How to Trade the Bond Market’s “Rally-to-Rout” Whiplash

Shah Gilani Oct 13, 2023

Just when I was all set to write about big bank earnings today, which were better than expected but not what you think, the reality of yesterday’s bond market action sank in, deeply, and was frankly frightening.

Besides, more important bank earnings reports from regional and smaller banks are coming.

The bad news for bonds yesterday was so pronounced that it not only reversed an audacious rally but also triggered the worst selloff in 10-year Treasuries since the Fed started hiking in March 2022.

What happened can realistically be called a buyer’s strike, or worse, a reality check on who’s not buying Treasuries anymore. And that’s beyond frightening.

Here’s what happened, as well as what it means for bonds, interest rates, stocks, the economy, and most importantly – how to trade it.

First of all, in case you didn’t notice, the bond market was in fast-track rally mode earlier this week, and I mean fast and furious.

After the 10-year Treasury yield got up to a cycle high of 4.81% on October 3, 2023, it collapsed. When yields fall, it means prices are rising. At the close on Friday, October 6, 2023, the 10-year yield dipped to 4.78%.

Then Hamas launched its assault on Israel on Saturday morning.

The bond market in the U.S. was closed on Monday, October 9th for a holiday, so on Tuesday, investors jumped into Treasuries and other “flight-to-safety,” “flight-to-quality” sovereign bills, notes, and bonds.

That headlong rush into Treasuries coincided with a percolating narrative, courtesy of dovish Fed-speak, that higher rates were doing the Fed’s job and further hiking might not be necessary. That motivated traders and investors to buy what were maybe the highest yields they were going to get, which drove short Treasury bettors to cover their suddenly wrong-way bets. All of this drove prices up so quickly that in only six trading days, by Wednesday, October 11th, the yield on the 10-year had collapsed to 4.58%.

That was a staggering 23 basis point rally in yields in six trading days.

The following day, Thursday, October 12th, the rally reversed, and the 10-year yield shot up by 12 basis points to 4.70%, in about a New York minute.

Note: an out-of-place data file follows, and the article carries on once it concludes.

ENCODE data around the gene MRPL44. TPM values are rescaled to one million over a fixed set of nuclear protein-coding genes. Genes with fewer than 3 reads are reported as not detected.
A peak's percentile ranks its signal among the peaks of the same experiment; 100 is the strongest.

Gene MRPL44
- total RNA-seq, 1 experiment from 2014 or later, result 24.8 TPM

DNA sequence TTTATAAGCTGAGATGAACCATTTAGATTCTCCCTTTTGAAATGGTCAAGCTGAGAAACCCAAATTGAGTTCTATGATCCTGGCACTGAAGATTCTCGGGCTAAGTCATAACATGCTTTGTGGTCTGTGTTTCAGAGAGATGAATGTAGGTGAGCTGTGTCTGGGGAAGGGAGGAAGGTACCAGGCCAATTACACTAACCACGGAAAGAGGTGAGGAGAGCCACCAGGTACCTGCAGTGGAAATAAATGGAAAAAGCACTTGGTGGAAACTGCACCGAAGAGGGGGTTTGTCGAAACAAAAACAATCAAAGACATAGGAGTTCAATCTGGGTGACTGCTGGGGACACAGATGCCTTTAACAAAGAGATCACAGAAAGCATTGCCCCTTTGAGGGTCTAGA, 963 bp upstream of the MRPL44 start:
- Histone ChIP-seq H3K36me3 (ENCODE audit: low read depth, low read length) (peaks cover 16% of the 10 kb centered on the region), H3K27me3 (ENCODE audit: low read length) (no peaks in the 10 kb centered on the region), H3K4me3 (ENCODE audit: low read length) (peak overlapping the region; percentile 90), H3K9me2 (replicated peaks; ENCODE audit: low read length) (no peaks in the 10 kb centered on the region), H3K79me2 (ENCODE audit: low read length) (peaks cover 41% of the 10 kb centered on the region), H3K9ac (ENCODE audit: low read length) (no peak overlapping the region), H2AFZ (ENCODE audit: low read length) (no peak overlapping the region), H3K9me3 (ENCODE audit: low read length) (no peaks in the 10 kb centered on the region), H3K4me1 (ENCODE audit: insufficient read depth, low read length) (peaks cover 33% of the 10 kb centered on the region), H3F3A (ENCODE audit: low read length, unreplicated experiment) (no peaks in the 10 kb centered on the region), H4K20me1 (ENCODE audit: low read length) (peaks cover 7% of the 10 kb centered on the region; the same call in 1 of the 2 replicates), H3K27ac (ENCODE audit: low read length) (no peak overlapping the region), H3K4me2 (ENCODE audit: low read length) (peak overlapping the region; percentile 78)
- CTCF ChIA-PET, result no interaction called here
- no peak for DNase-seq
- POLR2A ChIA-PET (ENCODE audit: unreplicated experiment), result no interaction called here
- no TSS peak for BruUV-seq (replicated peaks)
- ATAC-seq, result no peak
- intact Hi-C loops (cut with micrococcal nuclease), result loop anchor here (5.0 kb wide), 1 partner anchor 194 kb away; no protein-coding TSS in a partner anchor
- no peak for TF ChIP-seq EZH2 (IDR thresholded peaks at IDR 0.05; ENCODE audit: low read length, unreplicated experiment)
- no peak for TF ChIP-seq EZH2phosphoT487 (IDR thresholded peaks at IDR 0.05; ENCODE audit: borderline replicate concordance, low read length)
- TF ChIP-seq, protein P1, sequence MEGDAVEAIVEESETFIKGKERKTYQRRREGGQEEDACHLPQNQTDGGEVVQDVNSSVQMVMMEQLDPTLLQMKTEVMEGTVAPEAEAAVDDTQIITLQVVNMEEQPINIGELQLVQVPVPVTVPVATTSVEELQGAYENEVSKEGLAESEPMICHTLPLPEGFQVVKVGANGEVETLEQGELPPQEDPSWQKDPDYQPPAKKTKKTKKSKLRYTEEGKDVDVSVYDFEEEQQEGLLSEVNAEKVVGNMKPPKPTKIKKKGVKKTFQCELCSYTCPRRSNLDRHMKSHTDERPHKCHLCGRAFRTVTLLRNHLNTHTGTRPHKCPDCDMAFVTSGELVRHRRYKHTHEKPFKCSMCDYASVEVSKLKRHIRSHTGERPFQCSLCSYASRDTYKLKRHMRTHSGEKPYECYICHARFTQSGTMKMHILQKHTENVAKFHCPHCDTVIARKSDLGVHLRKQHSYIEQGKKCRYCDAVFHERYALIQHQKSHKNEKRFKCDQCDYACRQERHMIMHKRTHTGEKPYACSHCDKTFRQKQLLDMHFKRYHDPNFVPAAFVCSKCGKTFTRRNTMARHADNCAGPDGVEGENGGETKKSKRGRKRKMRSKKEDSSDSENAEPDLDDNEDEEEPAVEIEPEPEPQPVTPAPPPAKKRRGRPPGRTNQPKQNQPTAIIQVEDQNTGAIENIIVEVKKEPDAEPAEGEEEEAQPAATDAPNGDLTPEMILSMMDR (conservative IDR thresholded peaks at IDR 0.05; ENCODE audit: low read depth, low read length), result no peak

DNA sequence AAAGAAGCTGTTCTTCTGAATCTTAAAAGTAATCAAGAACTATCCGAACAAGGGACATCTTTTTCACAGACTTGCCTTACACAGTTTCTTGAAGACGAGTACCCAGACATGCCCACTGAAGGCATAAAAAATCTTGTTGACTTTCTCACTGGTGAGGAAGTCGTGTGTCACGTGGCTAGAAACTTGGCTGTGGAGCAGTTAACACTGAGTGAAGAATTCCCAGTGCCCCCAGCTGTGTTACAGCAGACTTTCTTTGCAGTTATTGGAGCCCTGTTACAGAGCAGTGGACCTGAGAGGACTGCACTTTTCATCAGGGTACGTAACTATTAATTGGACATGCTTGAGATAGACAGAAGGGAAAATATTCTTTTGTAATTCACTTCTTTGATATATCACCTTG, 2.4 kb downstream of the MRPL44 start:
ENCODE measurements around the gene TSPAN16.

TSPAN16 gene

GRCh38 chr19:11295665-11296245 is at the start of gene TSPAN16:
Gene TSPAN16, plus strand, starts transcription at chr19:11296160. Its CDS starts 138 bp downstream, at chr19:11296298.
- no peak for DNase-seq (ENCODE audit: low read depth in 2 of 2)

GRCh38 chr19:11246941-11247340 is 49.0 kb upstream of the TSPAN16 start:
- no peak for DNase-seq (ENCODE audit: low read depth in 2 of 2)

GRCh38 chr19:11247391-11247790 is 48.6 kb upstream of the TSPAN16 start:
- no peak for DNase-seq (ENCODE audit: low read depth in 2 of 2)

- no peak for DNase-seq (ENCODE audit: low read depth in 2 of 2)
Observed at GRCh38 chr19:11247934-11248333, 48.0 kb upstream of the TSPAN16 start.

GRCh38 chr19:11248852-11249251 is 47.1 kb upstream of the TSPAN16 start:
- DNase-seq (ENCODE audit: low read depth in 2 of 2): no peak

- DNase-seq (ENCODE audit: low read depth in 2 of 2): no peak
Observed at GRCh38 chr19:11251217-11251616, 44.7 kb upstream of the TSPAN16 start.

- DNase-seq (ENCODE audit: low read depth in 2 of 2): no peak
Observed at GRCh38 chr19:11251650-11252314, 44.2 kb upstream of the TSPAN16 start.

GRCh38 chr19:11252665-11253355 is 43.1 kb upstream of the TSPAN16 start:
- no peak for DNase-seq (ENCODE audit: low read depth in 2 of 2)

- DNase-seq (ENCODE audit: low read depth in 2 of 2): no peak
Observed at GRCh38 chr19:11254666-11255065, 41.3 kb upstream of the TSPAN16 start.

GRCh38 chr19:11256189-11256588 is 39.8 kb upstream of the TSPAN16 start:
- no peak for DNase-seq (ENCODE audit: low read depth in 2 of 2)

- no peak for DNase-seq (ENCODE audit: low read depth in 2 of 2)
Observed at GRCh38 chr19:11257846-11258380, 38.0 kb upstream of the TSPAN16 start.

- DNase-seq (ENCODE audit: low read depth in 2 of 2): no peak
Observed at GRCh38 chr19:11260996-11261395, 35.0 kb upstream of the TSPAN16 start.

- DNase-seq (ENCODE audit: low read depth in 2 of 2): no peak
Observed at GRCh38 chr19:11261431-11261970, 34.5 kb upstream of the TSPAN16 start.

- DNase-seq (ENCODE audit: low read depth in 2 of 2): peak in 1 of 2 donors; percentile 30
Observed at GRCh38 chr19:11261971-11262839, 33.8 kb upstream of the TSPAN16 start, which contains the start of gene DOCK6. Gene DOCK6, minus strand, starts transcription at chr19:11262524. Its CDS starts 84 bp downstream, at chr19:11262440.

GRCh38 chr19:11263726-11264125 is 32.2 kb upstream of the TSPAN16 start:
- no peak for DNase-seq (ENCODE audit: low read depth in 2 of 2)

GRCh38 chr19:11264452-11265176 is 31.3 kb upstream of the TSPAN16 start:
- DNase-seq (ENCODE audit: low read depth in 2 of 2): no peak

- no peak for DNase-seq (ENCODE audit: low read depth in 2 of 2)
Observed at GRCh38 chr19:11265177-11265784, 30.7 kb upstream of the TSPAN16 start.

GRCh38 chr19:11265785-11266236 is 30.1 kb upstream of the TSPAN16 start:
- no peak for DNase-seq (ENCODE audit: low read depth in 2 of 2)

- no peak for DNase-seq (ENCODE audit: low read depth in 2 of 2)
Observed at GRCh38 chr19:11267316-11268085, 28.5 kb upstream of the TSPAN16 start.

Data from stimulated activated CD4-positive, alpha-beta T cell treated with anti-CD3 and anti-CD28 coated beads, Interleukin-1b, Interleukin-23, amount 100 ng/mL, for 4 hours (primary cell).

That was the worst day for bonds since the Fed started hiking in March 2022.

The preamble to the one-day bond rout story began earlier in the week when the reception to the Treasury’s auction of 3-year and 10-year notes was lukewarm at best. But when the Treasury auctioned $20 billion of 30-year bonds on Thursday, bidders puked.

Demand was so weak that dealers, who typically buy around 11% of an issue, had to step up and buy 18% of all those bonds. The yield jumped 12 basis points to 4.856% to get buyers to budge (as that 30-year auction faltered, the 10-year note price tumbled, resulting in its yield spiking from 4.58% to 4.70%).

The so-called auction “tail,” or the gap between the lowest bid price and the average, was the narrowest since November 2021, according to the Financial Times, “representing another sign of waning demand.”

More than a few realities hit home now.

Maybe yields are going higher without the Fed hiking because the interest alone on America’s outstanding debt costs more than $808 billion a year, and that’s before accounting for the higher cost of refinancing all the debt coming due that will cost a lot more to re-fi as rates have already risen by 500% in fed funds terms.

Maybe yields are going higher because, on top of refinancing, the country’s current budget deficit is more than $1.5 trillion and rising every year.

Maybe yields are rising because traditional buyers of Treasuries, such as the Chinese, Japanese, Saudis, and others, aren’t buying now.

Maybe yields are rising because the buyer of last resort, and then for years first resort, the Federal Reserve System, isn’t buying. They aren’t doing quantitative easing; in fact, they’re doing quantitative tightening – letting bills, notes, and bonds they own, $8 trillion worth, run off their fake balance sheet.

Those realities give new meaning to “higher for longer.” They mean much higher.

Maybe higher and higher, inflicting more losses on bond investors and insurance companies and pensions and banks and dealers already sitting on monumental losses on their inventories of lower-yielding fixed income assets on all their balance sheets.

Maybe so high that bond yields look much better to investors than stocks, which could result in a stock market selloff.

Much higher could mean a hard landing or a deep recession.

Welcome to the new “new normal” or “Abby Normal,” if you’re a fan of the 1974 Mel Brooks movie, Young Frankenstein.

With rates headed back up, maybe a lot higher than what we hoped would be high enough to tamp down inflation, investors have to make sure they have stops on their stock portfolios.

If rates go a lot higher and stocks sell off, investors can buy back in at lower levels, maybe much lower levels if we crash.

But there’s money to be made on the way down by shorting weak, faltering stocks. And money to be made in the bond market using inverse bond ETFs like ProShares UltraShort 20+ Year Treasury ETF (TBT) to bet on higher rates and iShares 20 Plus Year Treasury Bond ETF (TLT) to bet on bonds rallying when there are flight-to-quality rallies.

So, be careful out there. You’ve been warned.

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